Ottmar Walter in July 2005
|Surname||Ottmar Kurt Herrmann Walter|
|birthday||March 6, 1924|
|place of birth||Kaiserslautern , German Empire|
|date of death||June 16, 2013|
|Place of death||Kaiserslautern, Germany|
|1933-1941||1. FC Kaiserslautern|
|Years||station||Games (goals) 1|
|1941-1942||1. FC Kaiserslautern|
|1946-1959||1. FC Kaiserslautern||275 (295)|
|Stations as a trainer|
|1 Only league games are given.|
Ottmar Kurt Herrmann Walter (born March 6, 1924 in Kaiserslautern ; † June 16, 2013 there ) was a German football player . In the 1950s he played for 1. FC Kaiserslautern and the German national soccer team . With his club he was German champion in 1951 and 1953 and with the national team he won the football world championship in 1954 . He was a brother of Fritz Walter .
Association until 1945
The third-born of a total of five siblings from a Kaiserslautern host family came to the 1. FC Kaiserslautern student team at the age of eight. He previously took his first steps in football in street football ("Kanälchers"). From the 1941/42 season, the trained auto mechanic was part of the “Red Devils” league team in the Gauliga Westmark . To win the championship in 1942, he contributed 15 goals alongside brother Fritz (40 goals), Werner Baßler (21 goals), Ernst Liebrich and Werner Kohlmeyer . In May 1942, he and his teammates gained their first experience in the final round of the German soccer championship . In the 7-1 win against SV Waldhof Mannheim, he stormed the left wing and scored two goals. Fourteen days later, on May 24th, the "Walter-Elf" learned the playful superiority of the "Knappen-Elf" of FC Schalke 04. With 9: 3 goals, the "Royal Blues" around Ernst Kuzorra and Fritz Szepan made the eleven out of the Palatinate. Schalke won the sixth German championship on July 5 with a 2-0 win over First Vienna FC 1894 Vienna .
As a volunteer, Ottmar Walter was a member of the Navy from July 1942 until the surrender in 1945 . He was stationed in Breda in the Netherlands and in Den Helder, in Kiel-Wik for a course, in Cuxhaven and Brest. He was taken prisoner on September 17, 1944, from which he was released on October 2, 1946.
As a war guest player , he played for Holstein Kiel and Cuxhavener SV . The open player from the Palatinate stormed for the first time for the Kiel "Storks" on March 28, 1943 in a 10-1 friendly win over FC St. Pauli. In the final round of the German championship in 1943, he took third place with Kiel with a 4-1 win against Vienna Wien (Karl Decker, Rudolf Noack). In the second round, the 4-1 win against defending champion Schalke 04 stood out on May 30th. In the semifinals (June 13th), the future German champions Dresdner SC prevented the “storks” from entering the final with a 3-1 win in Hanover. Two months later, on August 15, 1943, Walter reinforced Cuxhavener SV in the cup game against the eventual winner LSV Hamburg and scored the goal at 1: 3.
Due to the performance shown at Holstein Kiel, in six games he scored three goals in the finals, Reich coach Sepp Herberger invited him to a national team course, which it did not come back to; During a battle on the English Channel in World War II , he was injured by three shrapnel on his right knee , which is why doctors diagnosed him with a sports disability , which later turned out to be false. Walter spent the next time in English and American captivity. At the beginning of 1944 he had played in the Gau Osthannover with the "Cuxhavener SV team, which consisted without exception of guest players".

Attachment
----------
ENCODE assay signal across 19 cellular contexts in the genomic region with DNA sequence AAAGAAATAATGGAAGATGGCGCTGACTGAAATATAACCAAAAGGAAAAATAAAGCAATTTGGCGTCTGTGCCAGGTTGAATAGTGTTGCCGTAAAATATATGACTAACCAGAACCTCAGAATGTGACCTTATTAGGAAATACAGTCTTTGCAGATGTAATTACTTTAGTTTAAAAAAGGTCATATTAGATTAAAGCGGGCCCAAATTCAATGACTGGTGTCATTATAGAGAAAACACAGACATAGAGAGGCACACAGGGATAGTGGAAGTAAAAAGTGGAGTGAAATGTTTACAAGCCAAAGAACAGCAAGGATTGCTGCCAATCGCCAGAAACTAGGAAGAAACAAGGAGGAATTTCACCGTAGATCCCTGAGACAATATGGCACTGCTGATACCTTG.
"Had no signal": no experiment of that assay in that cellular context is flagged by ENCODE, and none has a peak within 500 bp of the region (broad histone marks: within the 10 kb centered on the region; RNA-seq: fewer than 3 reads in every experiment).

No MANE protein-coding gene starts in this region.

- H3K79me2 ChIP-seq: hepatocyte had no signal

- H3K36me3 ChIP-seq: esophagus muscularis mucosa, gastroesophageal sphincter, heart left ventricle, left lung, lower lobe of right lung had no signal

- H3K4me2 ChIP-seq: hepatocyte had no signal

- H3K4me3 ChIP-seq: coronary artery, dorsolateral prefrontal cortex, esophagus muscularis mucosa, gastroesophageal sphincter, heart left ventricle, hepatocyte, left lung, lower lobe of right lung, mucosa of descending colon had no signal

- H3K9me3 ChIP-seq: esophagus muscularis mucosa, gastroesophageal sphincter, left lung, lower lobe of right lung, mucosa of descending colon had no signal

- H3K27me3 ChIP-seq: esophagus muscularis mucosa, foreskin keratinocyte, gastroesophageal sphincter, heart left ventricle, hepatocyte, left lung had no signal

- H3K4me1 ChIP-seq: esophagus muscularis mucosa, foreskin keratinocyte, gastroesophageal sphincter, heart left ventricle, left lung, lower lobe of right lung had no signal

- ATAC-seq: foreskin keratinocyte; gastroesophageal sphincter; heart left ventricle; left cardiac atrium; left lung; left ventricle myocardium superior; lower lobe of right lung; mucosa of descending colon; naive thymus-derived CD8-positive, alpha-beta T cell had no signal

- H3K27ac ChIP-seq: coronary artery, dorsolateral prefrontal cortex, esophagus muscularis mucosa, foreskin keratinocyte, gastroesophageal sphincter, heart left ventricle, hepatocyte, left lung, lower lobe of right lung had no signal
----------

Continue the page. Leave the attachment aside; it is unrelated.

Oberliga Südwest, 1946 to 1958/59
After his release from captivity on October 2, 1946, he returned to Kaiserslautern. In the autumn series of 1946 , which was later canceled , he played in five league games and scored as many goals. In January 1947, the second season was restarted in the French zone, now in a northern and a southern group - differently known as the 1st League Southwest Germany, also known as the Honorary League or the Oberliga - with eight clubs each. With 23: 5 points and 75:15 goals, FCK won the 1946/47 championship in the northern group and in June 1947 also won the two finals for the zone championship against southern champions VfL Konstanz (8: 1, 8: 4 ) by. The top scorer list in the northern group was headed by the Walter brothers with 24 goals (Fritz) and Ottmar with 22 goals. The Lauterer enjoyed the unofficial coaching of the former Reich coach Sepp Herberger. When a season in the form of an autumn and spring round from September 28, 1947 to September 12, 1948 with 14 clubs in the southwest was played for the first time after the end of the Second World War in 1947/48, Ottmar Walter distinguished himself at the renewed championship of the FCK with 51 Gates out. In 13 home games, the protégés of player-coach Fritz Walter achieved a record of 26: 0 points and 96:10 goals. In the first final round of the German championship after the Second World War, the team from "Betzenberg" made it into the final. The "Walter-Elf" lost the final on August 9, 1948 in Cologne against 1. FC Nürnberg with 1: 2 goals. Ottmar scored three goals in three games in the finals. His last of a total of 36 finals with 29 goals for FCK, the enthusiastic, running and header-strong center forward completed on April 19, 1958 in Frankfurt, in a 3-3 draw after extra time against 1. FC Köln.
The highlights of his club career at FCK were winning the two German championships in 1951 and 1953 . He contributed both goals to the 2-1 final win on June 30, 1951 in Berlin against Preußen Münster. With 295 goals in 275 games, he is not only the record scorer in the Oberliga Südwest but also in the history of the German Oberliga. In 42 final rounds of the German championship, he scored 32 goals for Kaiserslautern and Kiel. The balance of all competitive games for FCK is given by the club as 321 competitive games and 336 goals, although the exact number is difficult to reconstruct. With the game on April 19, 1959 at Borussia Neunkirchen, Ottmar Walter said goodbye after 18 years - first season 1941/42 - from the league team of 1. FC Kaiserslautern.
In his brother Fritz's farewell game on June 21, 1959 against Racing Club Paris (4-2), he laced his kick boots again.
National team, 1950 to 1956
Walter wore the DFB jersey 21 times between 1950 and 1956 and scored ten goals. He was part of the first post-war course of the national team candidates from November 14th to 19th, 1949 in Duisburg under Sepp Herberger. On November 11, 1950 he was the center forward of the selection of southwest Germany in the representative game in Ludwigshafen against southern Germany. Eleven days later, on November 22nd, he was attacked by the Herberger-Elf who were allowed to return to the international stage in Stuttgart in front of 115,000 spectators against Switzerland, exactly eight years to the day after the last international game. Together with Bernhard Klodt , Max Morlock , Fritz Balogh (he played for the injured brother Fritz) and Richard Herrmann , the Lauterer center forward formed the offensive in the World Cup system practiced at the time . The German team won the game with 1-0 goals.